Europe is facing a catastrophic economic and social decline, according to a new Red Cross report. The charity concludes that austerity measures taken during Europe’s economic downturn have further contributed to snowballing poverty and unemployment.
“Whilst other continents successfully reduce poverty, Europe adds to it,” says the report, entitled “Think differently: Humanitarian impacts of the economic crisis in Europe.”
The 68 page Red Cross report, published Thursday, adds: “We now see a quiet desperation spreading among Europeans, resulting in depression, resignation and loss of hope for their future.”
Five major trends characterizing the impact of the economic crisis across Europe are identified in the document: the poor getting poorer; the ‘new poor’ spiraling into poverty; weakening health; a toughening stance on increasing migration; and a steep rise in unemployment.
The study ominously warns that “the long term consequences of this crisis have yet to surface,” despite already very serious, visible symptoms of economic downturn being detailed throughout its pages.
The Red Cross’s research includes data and conclusions collected from a wide range of European countries, from Belgium, Georgia, Greece and Italy to Sweden, charting statistics from the 28 countries of the EU plus 14 in the Balkans, Eastern Europe and central Asia.
“While poverty has increased, social services have been reduced,” the Italian Red Cross notes in its report. “Public services simply cannot respond to the ever-growing needs,” the report cites Marco Tozzi, a Red Cross volunteer, as saying. “Poverty is on the increase in France, Romania, Spain, Sweden and many other countries as reported by National Red Cross and Red Crescent Societies through the IFRC’s mapping exercise.”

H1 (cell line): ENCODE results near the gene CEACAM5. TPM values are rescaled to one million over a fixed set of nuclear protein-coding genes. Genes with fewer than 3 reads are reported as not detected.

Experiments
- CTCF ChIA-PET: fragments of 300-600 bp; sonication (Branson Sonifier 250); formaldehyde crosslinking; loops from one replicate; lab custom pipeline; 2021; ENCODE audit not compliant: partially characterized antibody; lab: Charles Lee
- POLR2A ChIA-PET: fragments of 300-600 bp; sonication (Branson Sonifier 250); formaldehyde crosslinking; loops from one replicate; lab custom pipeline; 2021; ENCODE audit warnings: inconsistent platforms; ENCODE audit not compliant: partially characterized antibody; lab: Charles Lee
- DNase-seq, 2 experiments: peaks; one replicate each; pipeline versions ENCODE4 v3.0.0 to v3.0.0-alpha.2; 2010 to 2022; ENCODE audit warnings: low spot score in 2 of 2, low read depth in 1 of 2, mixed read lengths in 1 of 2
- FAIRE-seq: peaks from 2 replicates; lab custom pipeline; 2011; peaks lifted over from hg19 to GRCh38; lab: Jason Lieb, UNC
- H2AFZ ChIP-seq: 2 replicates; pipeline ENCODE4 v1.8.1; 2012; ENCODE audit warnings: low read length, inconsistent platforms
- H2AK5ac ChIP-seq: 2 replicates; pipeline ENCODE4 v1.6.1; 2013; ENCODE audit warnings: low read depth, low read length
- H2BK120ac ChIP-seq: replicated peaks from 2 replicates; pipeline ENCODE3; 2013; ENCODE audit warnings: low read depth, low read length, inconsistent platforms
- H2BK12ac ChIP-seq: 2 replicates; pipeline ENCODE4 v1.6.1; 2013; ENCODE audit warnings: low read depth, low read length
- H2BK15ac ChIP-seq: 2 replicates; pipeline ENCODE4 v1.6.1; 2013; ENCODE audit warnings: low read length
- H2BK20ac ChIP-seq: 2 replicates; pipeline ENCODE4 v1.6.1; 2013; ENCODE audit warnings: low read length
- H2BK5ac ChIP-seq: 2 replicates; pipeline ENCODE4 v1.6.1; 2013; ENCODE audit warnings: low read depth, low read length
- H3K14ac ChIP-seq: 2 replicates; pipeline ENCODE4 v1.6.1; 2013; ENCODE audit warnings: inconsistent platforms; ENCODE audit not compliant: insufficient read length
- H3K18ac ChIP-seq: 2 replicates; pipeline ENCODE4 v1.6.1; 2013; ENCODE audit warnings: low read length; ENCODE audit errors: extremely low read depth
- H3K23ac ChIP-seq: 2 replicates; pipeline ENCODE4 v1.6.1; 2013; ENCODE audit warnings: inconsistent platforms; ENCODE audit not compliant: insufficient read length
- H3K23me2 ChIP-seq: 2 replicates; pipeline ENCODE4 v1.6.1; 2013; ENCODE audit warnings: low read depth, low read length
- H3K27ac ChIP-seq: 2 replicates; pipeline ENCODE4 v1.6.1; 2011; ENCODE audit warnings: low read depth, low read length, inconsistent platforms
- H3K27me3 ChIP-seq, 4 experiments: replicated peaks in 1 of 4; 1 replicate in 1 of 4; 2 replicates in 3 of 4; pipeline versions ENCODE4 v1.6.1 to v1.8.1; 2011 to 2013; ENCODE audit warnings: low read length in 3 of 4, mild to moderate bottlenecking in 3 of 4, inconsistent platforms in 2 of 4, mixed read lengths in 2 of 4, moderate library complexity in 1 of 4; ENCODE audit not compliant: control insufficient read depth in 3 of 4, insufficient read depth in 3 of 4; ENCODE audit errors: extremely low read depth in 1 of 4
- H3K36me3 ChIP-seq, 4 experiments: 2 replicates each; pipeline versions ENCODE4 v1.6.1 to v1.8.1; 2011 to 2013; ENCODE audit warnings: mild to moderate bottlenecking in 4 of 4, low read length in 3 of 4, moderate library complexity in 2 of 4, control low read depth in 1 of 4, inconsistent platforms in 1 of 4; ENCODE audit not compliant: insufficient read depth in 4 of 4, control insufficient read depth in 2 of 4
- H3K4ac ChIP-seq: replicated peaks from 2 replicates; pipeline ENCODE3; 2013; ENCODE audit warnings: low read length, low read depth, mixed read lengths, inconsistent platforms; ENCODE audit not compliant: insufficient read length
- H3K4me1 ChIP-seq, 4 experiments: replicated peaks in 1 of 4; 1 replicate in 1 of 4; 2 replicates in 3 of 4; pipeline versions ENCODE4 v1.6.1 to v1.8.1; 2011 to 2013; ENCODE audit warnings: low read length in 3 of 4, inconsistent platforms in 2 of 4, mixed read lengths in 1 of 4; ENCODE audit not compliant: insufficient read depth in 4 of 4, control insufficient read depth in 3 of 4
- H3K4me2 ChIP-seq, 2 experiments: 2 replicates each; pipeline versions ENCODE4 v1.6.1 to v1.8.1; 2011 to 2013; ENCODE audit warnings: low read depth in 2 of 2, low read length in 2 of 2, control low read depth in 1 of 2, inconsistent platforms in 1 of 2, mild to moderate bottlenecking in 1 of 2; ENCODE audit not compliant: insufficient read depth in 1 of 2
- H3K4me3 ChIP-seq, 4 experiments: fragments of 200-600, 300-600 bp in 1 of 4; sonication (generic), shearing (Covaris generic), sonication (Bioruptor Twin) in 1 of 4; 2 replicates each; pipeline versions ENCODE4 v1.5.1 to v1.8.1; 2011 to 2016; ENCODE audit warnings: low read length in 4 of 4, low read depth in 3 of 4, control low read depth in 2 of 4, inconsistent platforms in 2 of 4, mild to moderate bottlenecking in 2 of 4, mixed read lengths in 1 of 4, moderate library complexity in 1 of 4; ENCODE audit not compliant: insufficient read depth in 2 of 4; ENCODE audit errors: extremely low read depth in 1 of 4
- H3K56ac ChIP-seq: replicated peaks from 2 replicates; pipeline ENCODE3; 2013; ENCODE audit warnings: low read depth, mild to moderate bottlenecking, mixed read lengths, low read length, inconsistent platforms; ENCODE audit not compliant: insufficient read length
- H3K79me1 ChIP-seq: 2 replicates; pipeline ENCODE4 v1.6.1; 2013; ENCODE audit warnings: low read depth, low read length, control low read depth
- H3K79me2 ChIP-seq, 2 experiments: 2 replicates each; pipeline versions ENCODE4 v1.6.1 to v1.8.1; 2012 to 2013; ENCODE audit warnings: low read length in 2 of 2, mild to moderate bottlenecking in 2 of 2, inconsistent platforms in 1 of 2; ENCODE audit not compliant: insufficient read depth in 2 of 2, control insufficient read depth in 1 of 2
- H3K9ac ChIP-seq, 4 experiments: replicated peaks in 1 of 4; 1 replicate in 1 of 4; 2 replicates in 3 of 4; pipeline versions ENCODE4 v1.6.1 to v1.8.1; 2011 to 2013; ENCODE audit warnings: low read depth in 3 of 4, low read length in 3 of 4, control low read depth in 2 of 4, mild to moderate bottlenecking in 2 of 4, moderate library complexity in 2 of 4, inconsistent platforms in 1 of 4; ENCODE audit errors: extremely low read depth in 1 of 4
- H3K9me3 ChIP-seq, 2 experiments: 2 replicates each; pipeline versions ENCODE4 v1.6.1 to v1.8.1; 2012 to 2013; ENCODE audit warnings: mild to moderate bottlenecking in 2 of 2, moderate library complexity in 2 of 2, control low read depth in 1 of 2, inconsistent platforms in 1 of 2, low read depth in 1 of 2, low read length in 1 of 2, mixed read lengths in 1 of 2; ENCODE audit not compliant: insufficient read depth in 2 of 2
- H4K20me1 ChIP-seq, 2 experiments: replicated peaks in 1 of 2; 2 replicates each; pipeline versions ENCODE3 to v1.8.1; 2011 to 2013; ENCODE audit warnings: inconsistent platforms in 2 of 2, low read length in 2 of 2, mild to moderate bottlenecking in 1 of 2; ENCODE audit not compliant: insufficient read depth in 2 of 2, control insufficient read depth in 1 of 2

Among more general trends, such as increases in poverty, unemployment and reductions in social services, some secondary social consequences are also identified. Grown-up children have been found to be moving back in with their parents in Greece and Spain, and generations are living under a single roof with just one income-earner to pay for the household’s upkeep.
However, there is simultaneously a broadening inequality gap. “Not only are more people falling into poverty, but the poor are getting poorer, and the sense is that the gaps between the wealthy and the poor are growing,” the report states, adding that those suffering the most in Europe were those identified as already badly off….
Where is all the money going? Don’t look at the guy behind the curtain. Economics is just too difficult to understand. Best to leave it to the experts.